The same is true in corporate bonds. When the corporate bonds start to rise, stocks usually fall. This is because the bond yields rise when there is a risk of a default. For example, if you are a creditor and there are two friends who need money. Friend A is from a rich family and has a lot of assets while friend B is from a poor family and has a lot of debt. You will of course charge friend A a lower interest rate because the risk of default is low. Because friend B can default, you secure yourself by charging a higher interest rate. Similarly, bonds of a company like Apple yield lower than those of a highly indebted company like General Electric. Therefore, you can short or sell a company’s stock or CFD when you see its bond yields spike.
Government bonds are also related to currencies. When a country’s government bonds yields rise, the underlying currency tends to fall. This is because as explained above, the yields rise when investors lose confidence in an economy. As the dollar falls, safe haven currencies like Japanese Yen and Swiss Franc rises.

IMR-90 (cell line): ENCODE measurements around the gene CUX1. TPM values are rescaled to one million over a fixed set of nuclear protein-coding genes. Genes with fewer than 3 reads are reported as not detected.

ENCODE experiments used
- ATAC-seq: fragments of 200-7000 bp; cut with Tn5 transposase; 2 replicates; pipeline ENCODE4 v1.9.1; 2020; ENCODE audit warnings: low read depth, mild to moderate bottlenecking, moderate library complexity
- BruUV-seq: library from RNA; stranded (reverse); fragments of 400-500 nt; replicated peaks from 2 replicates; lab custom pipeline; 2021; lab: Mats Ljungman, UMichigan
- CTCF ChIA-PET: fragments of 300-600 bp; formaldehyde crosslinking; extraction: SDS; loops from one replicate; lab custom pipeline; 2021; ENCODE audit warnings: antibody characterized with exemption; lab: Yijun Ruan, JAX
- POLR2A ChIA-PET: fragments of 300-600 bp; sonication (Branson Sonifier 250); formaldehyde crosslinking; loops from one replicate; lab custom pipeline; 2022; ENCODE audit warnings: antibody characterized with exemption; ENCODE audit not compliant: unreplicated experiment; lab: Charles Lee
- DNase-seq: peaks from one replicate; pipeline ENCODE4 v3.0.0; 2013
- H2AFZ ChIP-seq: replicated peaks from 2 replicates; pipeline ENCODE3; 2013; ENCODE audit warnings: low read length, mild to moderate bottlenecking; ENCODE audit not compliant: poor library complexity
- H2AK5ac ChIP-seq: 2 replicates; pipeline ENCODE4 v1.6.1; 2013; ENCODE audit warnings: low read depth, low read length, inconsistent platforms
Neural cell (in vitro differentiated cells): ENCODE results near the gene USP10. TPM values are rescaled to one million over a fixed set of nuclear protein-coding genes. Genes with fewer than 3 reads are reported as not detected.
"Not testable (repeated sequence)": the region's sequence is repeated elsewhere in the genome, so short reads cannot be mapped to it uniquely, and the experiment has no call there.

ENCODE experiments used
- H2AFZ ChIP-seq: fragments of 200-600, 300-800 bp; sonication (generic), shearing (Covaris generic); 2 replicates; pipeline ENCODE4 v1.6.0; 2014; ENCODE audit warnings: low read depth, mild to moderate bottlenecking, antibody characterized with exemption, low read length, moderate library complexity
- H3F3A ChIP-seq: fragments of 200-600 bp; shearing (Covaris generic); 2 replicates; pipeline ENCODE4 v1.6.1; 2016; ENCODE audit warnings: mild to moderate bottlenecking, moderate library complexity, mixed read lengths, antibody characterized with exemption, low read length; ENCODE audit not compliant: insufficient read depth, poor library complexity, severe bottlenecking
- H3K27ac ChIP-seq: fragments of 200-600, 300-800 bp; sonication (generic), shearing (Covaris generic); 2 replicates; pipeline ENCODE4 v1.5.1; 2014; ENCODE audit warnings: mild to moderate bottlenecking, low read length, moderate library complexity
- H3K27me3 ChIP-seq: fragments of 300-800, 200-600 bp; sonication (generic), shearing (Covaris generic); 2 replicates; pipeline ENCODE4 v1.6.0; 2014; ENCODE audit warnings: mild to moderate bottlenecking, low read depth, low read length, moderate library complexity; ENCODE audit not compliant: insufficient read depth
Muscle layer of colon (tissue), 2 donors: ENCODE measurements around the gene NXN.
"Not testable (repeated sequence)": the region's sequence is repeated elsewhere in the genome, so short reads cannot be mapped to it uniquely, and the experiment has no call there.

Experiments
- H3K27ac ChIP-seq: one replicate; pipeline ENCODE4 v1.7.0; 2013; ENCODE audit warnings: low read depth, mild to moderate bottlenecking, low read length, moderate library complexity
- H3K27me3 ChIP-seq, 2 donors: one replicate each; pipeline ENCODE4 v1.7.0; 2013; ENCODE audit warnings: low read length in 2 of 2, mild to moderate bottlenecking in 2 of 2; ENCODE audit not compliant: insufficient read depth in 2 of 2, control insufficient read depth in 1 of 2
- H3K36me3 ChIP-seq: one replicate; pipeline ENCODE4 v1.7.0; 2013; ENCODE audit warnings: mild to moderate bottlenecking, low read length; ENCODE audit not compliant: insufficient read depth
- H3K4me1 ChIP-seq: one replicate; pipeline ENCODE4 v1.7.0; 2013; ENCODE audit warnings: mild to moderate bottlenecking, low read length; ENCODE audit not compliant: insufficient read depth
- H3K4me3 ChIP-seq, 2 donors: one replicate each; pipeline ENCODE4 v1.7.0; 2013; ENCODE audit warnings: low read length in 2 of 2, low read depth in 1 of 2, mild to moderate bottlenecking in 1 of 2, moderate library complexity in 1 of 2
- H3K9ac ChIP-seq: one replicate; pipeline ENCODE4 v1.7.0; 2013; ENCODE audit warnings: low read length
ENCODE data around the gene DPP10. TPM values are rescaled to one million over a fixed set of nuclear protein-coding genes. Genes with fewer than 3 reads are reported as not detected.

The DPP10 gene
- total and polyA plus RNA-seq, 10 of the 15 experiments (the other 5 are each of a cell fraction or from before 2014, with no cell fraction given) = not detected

Similarly, the bonds have a relationship with commodities. Most commodities are traded with the US dollar. Therefore, when yields rise, the US dollar falls, and the value of the commodities rise. In addition, a commodity like gold is referred to as a safe haven. Therefore, when US bonds rise, gold also rises as investors move to safety.
Final thoughts on bonds
Bonds are very important securities that most investors should own as a source of fixed income. A traditional approach of investing is the 80-20 rule. This means that the investors’ portfolio is made up of 80% stocks and 20% bonds. However, if you don’t have access to bonds, you can use the concept of correlations to buy or sell assets like currencies and indices that are related to the bonds.